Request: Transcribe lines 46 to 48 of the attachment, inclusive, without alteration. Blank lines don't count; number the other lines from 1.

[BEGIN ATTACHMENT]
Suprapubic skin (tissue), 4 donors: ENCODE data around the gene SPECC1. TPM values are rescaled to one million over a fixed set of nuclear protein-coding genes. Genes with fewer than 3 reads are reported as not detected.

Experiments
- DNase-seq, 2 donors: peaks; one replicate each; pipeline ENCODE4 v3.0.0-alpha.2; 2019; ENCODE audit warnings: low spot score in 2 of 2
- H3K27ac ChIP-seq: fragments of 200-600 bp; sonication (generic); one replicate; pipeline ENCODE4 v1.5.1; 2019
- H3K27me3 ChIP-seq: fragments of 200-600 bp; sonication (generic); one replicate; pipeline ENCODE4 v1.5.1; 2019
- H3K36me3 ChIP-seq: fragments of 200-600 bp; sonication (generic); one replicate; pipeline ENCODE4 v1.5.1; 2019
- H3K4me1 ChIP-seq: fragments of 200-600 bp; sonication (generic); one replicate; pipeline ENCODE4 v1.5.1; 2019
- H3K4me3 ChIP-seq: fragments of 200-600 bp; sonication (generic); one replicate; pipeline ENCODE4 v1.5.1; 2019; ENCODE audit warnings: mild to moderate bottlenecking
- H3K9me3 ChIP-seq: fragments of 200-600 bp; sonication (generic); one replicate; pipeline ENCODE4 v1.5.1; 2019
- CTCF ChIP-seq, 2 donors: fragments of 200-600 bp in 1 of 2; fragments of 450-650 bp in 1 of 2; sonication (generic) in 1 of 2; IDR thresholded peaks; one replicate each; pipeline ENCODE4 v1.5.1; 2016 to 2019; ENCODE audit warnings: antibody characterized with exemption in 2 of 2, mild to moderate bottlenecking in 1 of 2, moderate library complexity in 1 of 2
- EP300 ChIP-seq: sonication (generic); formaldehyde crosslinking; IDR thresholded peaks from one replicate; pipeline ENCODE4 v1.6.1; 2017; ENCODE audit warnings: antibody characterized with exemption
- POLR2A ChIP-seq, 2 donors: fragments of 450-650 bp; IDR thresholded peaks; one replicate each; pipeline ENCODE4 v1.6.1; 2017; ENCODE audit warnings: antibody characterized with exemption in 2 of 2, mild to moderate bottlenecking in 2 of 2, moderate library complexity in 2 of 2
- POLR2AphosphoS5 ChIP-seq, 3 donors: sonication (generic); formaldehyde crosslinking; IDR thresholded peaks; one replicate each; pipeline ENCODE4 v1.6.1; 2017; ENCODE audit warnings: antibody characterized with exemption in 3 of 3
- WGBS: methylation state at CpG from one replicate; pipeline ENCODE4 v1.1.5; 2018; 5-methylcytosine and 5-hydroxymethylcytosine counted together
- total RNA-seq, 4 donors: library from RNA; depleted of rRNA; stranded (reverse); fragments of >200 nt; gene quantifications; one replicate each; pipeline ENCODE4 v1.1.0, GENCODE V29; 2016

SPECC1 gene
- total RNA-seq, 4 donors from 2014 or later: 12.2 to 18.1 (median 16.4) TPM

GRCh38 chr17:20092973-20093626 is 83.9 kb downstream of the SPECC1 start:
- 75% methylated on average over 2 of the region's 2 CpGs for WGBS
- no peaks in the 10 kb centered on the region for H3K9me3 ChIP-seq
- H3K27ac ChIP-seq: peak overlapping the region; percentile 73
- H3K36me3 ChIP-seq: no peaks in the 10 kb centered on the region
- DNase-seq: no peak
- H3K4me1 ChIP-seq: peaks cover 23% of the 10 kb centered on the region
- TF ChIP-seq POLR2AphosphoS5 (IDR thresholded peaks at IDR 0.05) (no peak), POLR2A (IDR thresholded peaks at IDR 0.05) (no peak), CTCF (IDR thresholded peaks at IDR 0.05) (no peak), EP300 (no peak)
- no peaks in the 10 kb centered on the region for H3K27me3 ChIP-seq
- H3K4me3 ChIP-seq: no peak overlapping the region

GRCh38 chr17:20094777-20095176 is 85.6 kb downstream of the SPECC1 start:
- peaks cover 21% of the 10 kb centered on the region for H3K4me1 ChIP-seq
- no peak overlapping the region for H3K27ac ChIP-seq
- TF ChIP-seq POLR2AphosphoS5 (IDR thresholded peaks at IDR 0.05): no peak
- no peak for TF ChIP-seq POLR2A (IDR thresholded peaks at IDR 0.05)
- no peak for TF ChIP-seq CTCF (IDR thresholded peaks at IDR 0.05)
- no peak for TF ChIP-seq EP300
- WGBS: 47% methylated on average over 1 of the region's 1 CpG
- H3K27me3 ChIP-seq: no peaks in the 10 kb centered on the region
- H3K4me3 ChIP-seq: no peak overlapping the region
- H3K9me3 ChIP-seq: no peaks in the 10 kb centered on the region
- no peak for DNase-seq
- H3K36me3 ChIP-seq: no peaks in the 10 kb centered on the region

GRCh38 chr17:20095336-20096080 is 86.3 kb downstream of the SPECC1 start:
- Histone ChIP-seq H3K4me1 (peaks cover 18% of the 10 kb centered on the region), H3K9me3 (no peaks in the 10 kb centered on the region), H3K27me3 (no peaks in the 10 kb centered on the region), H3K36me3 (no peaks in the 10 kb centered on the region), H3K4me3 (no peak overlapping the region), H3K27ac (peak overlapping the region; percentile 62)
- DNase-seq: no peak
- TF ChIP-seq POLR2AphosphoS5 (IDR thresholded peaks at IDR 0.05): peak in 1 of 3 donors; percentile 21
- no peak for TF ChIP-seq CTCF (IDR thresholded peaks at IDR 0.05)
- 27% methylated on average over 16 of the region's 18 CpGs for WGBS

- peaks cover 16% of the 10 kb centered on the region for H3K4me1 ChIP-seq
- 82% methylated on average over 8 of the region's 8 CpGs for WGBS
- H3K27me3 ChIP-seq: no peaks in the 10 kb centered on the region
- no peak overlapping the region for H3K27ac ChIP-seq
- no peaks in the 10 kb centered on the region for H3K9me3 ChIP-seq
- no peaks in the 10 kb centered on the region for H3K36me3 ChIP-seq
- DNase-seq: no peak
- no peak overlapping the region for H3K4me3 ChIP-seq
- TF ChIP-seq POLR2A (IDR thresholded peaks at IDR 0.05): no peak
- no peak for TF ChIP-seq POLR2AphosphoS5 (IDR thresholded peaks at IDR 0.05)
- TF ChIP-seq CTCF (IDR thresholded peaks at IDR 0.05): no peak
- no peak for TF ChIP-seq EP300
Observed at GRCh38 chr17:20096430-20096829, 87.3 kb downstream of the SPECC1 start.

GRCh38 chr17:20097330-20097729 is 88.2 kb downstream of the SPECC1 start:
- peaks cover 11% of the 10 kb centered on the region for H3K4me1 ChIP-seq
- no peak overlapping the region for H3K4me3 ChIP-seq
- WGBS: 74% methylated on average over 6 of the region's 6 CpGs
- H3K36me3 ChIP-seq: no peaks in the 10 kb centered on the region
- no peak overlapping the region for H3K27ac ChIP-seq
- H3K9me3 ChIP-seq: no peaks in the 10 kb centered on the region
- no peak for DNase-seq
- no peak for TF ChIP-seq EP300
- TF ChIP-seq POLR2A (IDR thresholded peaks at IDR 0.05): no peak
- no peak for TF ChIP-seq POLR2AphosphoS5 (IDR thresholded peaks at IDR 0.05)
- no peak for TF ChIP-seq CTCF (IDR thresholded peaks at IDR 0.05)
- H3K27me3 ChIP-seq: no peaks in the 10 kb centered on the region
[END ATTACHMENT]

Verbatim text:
- 27% methylated on average over 16 of the region's 18 CpGs for WGBS

- peaks cover 16% of the 10 kb centered on the region for H3K4me1 ChIP-seq
- 82% methylated on average over 8 of the region's 8 CpGs for WGBS